As of Wednesday morning, the world has recorded 518.7 million Covid-19 cases, an increase of 0.7 million new cases in the preceding 24 hour period, and almost 6.3 million deaths, according to Worldometer, a service that tracks such information. In addition, 473.5 million people worldwide have recovered from the virus, an increase of 0.7 million.

Worldwide, the number of active coronavirus cases as of Wednesday is 38,895,582, an increase of 49,000 from the prior day. Out of that figure, 99.9%, or 38,856,280, are considered mild, and 0.1%, or 39,302, are listed as critical.  The percentage of cases considered critical is largely unchanged over the past 24 hours.

The United States reported 93,413 new coronavirus infections on Wednesday for the previous day, compared to 110,388  on Tuesday, 11,793 on Monday, 30,358 on Sunday, and 94,704 on Saturday, according to data from the U.S. Department of Health and Human Services.  The 7-day incidence rate continues to climb and is now 77,583.  Figures for the weekend (reported the following day) are typically 30% to 60% of those posted on weekdays due to a lower number of tests being conducted.

The average daily number of new coronavirus cases in the United States over the past 14 days is 77,092, a 52% increase, based on data from the Department of Health and Human Services, among other sources.  The average daily death toll over the same period is 365, an increase of 3% over the same period, while the average number of hospitalizations for the period was 19,270, a 19% increase.

In addition, since the start of the pandemic the United States has, as of Wednesday, recorded 83.8 million cases, a higher figure than any other country, and a death toll of over 1 million. India has the world’s second highest number of officially recorded cases, over 43.1 million, and a reported death toll of 524,157.

New data from Russia’s Rosstat state statistics service showed at the end of April that the number of Covid or Covid-related deaths since the start of the pandemic there in April 2020 is now over 803,000, giving the country the world’s second highest pandemic-related death toll, after the United States.  Rosstat reported that 35,584 people died from the coronavirus or related causes in the month of March, compared to 43,543 in February.

Meanwhile, Brazil now has recorded the third highest number of deaths as a result of the virus, 664,443, and has seen 30.6 million cases.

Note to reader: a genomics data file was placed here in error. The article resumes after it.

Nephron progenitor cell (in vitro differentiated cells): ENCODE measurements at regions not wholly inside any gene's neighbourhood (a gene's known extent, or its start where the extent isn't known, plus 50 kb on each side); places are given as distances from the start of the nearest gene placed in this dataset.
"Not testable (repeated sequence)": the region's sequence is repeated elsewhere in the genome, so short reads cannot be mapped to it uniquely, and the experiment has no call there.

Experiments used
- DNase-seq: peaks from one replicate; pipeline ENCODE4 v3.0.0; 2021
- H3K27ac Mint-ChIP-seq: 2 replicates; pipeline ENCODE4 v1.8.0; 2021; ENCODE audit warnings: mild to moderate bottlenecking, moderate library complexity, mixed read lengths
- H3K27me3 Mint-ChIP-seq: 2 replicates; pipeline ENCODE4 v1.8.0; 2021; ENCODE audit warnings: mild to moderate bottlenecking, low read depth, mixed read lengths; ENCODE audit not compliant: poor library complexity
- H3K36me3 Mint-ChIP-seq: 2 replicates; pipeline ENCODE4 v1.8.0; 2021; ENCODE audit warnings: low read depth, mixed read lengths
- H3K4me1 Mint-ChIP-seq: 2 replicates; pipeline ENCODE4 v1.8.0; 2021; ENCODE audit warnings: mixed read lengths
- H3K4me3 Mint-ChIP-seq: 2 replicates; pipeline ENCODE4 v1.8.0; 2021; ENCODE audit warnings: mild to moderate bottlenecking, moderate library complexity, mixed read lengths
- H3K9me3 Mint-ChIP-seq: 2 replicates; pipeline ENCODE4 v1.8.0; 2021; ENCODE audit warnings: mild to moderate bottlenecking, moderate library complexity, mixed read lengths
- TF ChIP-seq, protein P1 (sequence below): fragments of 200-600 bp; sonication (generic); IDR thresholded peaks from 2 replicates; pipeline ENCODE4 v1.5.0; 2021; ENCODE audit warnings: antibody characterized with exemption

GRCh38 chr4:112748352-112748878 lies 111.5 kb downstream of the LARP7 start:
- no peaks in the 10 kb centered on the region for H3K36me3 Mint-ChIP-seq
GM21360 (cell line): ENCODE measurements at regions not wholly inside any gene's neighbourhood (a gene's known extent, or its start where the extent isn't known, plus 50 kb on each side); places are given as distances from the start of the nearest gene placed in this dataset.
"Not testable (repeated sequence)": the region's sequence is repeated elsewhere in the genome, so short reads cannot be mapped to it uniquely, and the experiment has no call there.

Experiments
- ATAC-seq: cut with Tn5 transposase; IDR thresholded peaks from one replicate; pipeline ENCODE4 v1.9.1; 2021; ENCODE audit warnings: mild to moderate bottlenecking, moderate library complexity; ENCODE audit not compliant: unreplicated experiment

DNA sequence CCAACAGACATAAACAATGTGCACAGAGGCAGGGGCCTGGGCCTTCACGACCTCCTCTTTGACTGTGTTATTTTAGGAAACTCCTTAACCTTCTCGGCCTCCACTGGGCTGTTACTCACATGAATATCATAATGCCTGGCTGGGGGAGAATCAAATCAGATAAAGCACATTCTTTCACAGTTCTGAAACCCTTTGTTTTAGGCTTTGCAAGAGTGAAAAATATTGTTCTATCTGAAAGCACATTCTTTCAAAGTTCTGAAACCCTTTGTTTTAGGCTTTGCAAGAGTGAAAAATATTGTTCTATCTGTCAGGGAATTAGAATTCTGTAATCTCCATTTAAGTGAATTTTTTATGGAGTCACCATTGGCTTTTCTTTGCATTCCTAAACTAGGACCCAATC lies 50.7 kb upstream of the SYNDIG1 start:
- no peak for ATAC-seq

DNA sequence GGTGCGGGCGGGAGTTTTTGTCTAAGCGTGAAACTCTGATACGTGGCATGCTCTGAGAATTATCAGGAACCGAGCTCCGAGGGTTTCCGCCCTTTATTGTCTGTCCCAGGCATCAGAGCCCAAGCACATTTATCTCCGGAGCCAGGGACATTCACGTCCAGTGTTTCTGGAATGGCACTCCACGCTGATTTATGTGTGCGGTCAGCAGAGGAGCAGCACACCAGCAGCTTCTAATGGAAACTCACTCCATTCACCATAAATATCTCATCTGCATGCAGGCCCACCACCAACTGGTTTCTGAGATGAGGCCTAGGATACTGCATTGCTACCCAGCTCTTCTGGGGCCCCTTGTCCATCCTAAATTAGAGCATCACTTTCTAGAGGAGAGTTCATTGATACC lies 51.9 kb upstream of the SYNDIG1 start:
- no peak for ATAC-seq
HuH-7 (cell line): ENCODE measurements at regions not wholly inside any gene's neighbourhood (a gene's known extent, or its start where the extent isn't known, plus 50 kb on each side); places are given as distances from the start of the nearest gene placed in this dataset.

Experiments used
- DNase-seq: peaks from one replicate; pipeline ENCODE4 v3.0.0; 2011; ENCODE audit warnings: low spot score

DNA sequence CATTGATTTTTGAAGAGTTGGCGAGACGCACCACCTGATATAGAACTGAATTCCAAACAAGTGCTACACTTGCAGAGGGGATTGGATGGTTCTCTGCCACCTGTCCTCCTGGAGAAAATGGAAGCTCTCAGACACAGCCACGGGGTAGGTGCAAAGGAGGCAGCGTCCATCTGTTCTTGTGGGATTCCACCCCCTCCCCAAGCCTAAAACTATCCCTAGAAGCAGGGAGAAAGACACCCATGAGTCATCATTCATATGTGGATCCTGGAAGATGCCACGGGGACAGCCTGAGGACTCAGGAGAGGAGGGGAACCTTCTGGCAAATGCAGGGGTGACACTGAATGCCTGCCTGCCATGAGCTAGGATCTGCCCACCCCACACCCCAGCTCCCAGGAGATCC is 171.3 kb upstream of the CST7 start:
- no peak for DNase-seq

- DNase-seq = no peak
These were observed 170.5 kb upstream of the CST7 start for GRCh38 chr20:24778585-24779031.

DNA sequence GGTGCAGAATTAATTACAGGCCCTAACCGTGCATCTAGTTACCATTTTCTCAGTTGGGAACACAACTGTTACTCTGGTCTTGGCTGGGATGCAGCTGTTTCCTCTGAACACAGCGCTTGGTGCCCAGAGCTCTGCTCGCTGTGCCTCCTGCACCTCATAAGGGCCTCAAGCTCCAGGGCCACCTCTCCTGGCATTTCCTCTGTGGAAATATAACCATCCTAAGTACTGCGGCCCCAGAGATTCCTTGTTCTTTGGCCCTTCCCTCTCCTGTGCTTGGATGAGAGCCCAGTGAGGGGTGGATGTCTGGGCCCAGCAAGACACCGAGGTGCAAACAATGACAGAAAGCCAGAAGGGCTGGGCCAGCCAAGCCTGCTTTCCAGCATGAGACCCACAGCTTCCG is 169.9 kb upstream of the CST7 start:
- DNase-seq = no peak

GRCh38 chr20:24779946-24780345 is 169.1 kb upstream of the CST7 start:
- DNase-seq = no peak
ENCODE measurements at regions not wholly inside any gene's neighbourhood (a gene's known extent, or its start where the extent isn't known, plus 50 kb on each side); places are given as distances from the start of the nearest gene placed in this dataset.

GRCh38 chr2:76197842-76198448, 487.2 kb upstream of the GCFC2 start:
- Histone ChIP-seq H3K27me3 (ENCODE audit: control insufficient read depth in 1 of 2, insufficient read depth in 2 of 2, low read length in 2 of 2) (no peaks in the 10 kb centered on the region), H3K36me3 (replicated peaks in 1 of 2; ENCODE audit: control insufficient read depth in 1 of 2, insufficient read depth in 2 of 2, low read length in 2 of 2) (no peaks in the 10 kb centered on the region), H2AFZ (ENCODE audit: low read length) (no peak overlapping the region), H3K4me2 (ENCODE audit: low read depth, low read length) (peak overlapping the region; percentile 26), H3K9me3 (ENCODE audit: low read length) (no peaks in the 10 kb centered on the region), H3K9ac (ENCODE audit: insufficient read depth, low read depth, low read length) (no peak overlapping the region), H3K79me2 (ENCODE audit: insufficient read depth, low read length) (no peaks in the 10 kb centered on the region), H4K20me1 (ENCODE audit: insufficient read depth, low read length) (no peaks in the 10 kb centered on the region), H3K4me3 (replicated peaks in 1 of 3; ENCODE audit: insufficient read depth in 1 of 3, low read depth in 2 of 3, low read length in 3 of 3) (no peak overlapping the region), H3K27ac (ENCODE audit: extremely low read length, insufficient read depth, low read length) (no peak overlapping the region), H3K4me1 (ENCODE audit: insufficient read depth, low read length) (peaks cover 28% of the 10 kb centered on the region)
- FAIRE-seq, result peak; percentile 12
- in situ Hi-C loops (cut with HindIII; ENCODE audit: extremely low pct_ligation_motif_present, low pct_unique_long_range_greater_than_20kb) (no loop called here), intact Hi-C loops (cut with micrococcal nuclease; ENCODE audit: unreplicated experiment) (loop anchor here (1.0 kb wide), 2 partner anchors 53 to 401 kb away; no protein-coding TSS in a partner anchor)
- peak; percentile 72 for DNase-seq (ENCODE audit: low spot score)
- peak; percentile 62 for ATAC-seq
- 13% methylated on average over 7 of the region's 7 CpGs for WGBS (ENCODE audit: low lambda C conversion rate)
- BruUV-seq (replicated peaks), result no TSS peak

France continues to occupy the number four position in total cases with 29 million cases, and Germany is in the number five slot with 25.6 million.  The United Kingdom, with 22.1 million cases, is now number six and is the only other country in the world with a total number of cases over the 20 million mark.

VACCINATION SPOTLIGHT

The Centers for Disease Control and Prevention said that, as of Wednesday, 258.2 million people in the United States – or 77.8% – have received at least one dose of the coronavirus vaccine. Of that population, 66.3%, or 220.2 million people, have received two doses of vaccine, and the total number of doses that have been dispensed in the United States is now 579.7 million. Breaking this down further, 89.2% of the population over the age of 18 – or 230.3 million people – has received at least a first inoculation and 76.2% of the same group – or 196.9 million people – is fully vaccinated.  In addition, 49.6% of that population, or 97.6 million people, has already received a third, or booster, dose of vaccine.

Over 65.5% of the world population has received at least one dose of coronavirus vaccine by Wednesday, according to Our World in Data, an online scientific publication that tracks such information.  So far, 11.67 billion doses of the vaccine have been administered on a global basis and 8.95 million doses are now administered each day.

Meanwhile, only 15.9% of people in low-income countries have received one dose, while in countries such as Canada, China, Denmark, France, Italy, the United Kingdom, and the United States, at least 75% of the population has received at least one dose of vaccine.

Only a handful of the world’s poorest countries – Bangladesh, Bhutan, Cambodia and Nepal – have reached the 70% mark in vaccinations. Many countries, however, are under 20% and, in countries such as Haiti, Senegal, and Tanzania, for example, vaccination rates remain in the single digits, if not lower.

In addition, North Korea and Eritrea are now the only two countries in the world that have not administered vaccines.

Anna Breuer contributed to this story.

(Photo: Accura Media Group)

Accura News